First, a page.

The Annunciation and the Nativity

The following poem is by a 16 year-old Sophia. It is taken from Loose Leaves, the sequence of poems she wrote after seeing The Medieval Imagination, an exhibition of illuminated manuscripts at the State Library in Melbourne.

Ours is a broken world. The battle against disorder, which (as is symbolised in Sophie’s poem) includes suffering and death, is fought line by line, poem by poem, thought by beautiful thought.

Sophie loved Christmas, and would wish to give to others the deep meaning of it.

The Annunciation and the Nativity, Psalter-Hours

(Southern Netherlands, Liege, 1270s)

The angel’s hand is raised
In blessing and accusation
About to make the sign of the cross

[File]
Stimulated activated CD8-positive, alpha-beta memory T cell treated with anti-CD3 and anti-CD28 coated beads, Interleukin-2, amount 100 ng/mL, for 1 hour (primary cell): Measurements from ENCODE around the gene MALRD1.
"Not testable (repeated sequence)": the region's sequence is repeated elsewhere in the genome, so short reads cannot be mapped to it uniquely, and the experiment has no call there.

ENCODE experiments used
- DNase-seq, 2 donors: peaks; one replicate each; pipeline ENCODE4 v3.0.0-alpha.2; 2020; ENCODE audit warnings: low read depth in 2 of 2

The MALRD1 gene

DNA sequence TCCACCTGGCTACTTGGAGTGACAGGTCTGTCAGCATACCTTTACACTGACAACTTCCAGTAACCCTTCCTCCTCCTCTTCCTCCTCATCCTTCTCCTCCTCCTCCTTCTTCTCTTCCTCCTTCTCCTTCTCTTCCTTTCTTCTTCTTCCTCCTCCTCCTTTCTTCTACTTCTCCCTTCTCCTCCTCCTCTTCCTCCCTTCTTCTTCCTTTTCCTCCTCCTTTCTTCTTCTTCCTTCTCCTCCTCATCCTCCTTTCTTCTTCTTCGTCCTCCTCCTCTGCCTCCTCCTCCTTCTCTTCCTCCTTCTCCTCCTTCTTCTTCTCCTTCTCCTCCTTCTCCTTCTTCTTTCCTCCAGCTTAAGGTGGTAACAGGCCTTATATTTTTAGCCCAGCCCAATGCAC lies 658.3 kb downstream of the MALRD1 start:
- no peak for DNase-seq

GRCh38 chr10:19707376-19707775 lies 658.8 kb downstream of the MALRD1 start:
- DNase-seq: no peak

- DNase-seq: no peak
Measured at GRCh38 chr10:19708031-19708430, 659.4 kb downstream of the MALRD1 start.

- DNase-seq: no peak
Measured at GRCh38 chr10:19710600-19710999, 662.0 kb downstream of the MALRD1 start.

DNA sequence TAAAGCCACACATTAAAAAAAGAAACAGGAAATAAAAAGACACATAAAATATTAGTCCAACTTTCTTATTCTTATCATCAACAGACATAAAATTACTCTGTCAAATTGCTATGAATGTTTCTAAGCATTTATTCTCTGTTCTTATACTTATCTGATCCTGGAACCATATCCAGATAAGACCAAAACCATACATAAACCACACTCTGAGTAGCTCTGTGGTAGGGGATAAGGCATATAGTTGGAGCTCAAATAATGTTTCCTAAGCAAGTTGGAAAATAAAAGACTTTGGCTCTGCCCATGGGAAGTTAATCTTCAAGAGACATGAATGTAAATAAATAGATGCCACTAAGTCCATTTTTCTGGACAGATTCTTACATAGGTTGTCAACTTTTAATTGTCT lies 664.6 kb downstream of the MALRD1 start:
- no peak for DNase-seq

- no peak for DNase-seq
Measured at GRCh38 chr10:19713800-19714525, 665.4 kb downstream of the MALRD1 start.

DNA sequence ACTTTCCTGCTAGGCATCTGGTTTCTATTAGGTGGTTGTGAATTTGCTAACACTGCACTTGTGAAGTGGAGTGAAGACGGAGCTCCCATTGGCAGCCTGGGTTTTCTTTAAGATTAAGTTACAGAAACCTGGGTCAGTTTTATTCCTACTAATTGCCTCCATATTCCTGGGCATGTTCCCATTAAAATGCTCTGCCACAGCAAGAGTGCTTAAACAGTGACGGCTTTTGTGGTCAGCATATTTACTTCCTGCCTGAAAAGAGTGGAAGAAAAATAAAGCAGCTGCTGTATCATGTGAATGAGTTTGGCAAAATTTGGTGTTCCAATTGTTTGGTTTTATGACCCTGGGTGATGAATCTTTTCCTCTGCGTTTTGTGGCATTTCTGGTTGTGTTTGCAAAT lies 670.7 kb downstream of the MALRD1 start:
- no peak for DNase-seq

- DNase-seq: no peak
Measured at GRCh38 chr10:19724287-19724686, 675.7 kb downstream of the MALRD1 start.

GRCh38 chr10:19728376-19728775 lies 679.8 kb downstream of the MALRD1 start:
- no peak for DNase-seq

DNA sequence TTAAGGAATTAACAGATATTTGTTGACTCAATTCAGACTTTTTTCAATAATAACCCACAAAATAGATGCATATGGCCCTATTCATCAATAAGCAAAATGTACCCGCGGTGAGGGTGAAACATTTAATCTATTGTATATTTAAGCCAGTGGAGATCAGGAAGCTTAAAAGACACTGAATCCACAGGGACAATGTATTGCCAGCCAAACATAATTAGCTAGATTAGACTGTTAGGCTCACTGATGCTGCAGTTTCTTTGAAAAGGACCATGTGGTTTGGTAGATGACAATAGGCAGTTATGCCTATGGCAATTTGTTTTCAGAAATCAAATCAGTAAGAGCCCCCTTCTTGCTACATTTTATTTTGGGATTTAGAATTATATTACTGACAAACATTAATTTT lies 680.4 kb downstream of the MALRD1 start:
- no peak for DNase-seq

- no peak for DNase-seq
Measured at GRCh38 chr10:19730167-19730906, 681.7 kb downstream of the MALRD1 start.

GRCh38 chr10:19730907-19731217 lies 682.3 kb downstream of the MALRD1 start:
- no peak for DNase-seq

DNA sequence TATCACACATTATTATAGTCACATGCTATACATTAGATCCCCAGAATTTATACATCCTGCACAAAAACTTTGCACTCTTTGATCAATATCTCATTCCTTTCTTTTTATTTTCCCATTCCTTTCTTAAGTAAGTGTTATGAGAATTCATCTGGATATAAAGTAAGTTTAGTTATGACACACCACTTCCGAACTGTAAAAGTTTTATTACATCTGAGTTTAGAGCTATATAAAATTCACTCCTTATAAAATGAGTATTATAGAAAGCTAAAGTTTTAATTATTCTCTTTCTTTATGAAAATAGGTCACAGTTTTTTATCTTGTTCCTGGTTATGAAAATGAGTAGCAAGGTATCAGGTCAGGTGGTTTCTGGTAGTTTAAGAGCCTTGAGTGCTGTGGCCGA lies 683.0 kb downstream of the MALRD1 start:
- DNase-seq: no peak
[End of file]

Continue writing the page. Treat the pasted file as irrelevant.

That has yet to be borne
He raises a wing up above her head
As if he wishes to point to her Lord

At this moment of annunciation
The world has gone gold
And her big white hands
Are raised against the light
Pointing like the dislocated wing
To what lies beyond

Everything out
Everything out of its socket
The child
Who should be in heaven
Floats between worlds
Blood and bone now
Even as he looks down
On the nine flashed-by months
And on his mother
Still dazzled by the light
Who can look at nothing but the ground

The animals are bodiless
Even as they kneel over their elevated manger
They are symbols now and have no soul

And Joseph who did not see
The earlier brightness
Looks down on his virgin wife
And his world out of joint

 

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